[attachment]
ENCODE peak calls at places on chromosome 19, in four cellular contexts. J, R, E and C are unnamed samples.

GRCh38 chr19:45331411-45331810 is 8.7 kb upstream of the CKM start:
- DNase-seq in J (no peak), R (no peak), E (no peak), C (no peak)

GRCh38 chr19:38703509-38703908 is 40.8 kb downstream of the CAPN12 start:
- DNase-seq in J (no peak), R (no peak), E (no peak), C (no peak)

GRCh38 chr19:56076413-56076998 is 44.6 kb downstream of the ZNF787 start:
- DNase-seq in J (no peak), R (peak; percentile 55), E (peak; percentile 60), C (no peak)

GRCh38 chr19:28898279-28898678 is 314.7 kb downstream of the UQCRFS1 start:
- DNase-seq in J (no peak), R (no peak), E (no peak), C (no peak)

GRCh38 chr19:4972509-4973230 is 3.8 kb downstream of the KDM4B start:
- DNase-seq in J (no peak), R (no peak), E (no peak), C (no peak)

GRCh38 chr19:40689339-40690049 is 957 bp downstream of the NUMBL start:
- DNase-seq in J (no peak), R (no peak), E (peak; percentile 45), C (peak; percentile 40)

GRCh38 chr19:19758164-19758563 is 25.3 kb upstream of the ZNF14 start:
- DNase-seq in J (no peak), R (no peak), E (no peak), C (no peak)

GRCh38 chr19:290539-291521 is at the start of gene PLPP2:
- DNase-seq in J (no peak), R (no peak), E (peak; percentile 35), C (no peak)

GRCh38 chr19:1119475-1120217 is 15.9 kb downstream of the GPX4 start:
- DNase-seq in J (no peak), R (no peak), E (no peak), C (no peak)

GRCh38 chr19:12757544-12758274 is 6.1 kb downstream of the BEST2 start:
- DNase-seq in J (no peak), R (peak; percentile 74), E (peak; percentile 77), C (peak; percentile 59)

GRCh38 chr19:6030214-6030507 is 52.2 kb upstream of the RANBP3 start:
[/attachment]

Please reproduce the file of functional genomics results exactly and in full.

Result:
ENCODE peak calls at places on chromosome 19, in four cellular contexts. J, R, E and C are unnamed samples.

GRCh38 chr19:45331411-45331810 is 8.7 kb upstream of the CKM start:
- DNase-seq in J (no peak), R (no peak), E (no peak), C (no peak)

GRCh38 chr19:38703509-38703908 is 40.8 kb downstream of the CAPN12 start:
- DNase-seq in J (no peak), R (no peak), E (no peak), C (no peak)

GRCh38 chr19:56076413-56076998 is 44.6 kb downstream of the ZNF787 start:
- DNase-seq in J (no peak), R (peak; percentile 55), E (peak; percentile 60), C (no peak)

GRCh38 chr19:28898279-28898678 is 314.7 kb downstream of the UQCRFS1 start:
- DNase-seq in J (no peak), R (no peak), E (no peak), C (no peak)

GRCh38 chr19:4972509-4973230 is 3.8 kb downstream of the KDM4B start:
- DNase-seq in J (no peak), R (no peak), E (no peak), C (no peak)

GRCh38 chr19:40689339-40690049 is 957 bp downstream of the NUMBL start:
- DNase-seq in J (no peak), R (no peak), E (peak; percentile 45), C (peak; percentile 40)

GRCh38 chr19:19758164-19758563 is 25.3 kb upstream of the ZNF14 start:
- DNase-seq in J (no peak), R (no peak), E (no peak), C (no peak)

GRCh38 chr19:290539-291521 is at the start of gene PLPP2:
- DNase-seq in J (no peak), R (no peak), E (peak; percentile 35), C (no peak)

GRCh38 chr19:1119475-1120217 is 15.9 kb downstream of the GPX4 start:
- DNase-seq in J (no peak), R (no peak), E (no peak), C (no peak)

GRCh38 chr19:12757544-12758274 is 6.1 kb downstream of the BEST2 start:
- DNase-seq in J (no peak), R (peak; percentile 74), E (peak; percentile 77), C (peak; percentile 59)

GRCh38 chr19:6030214-6030507 is 52.2 kb upstream of the RANBP3 start: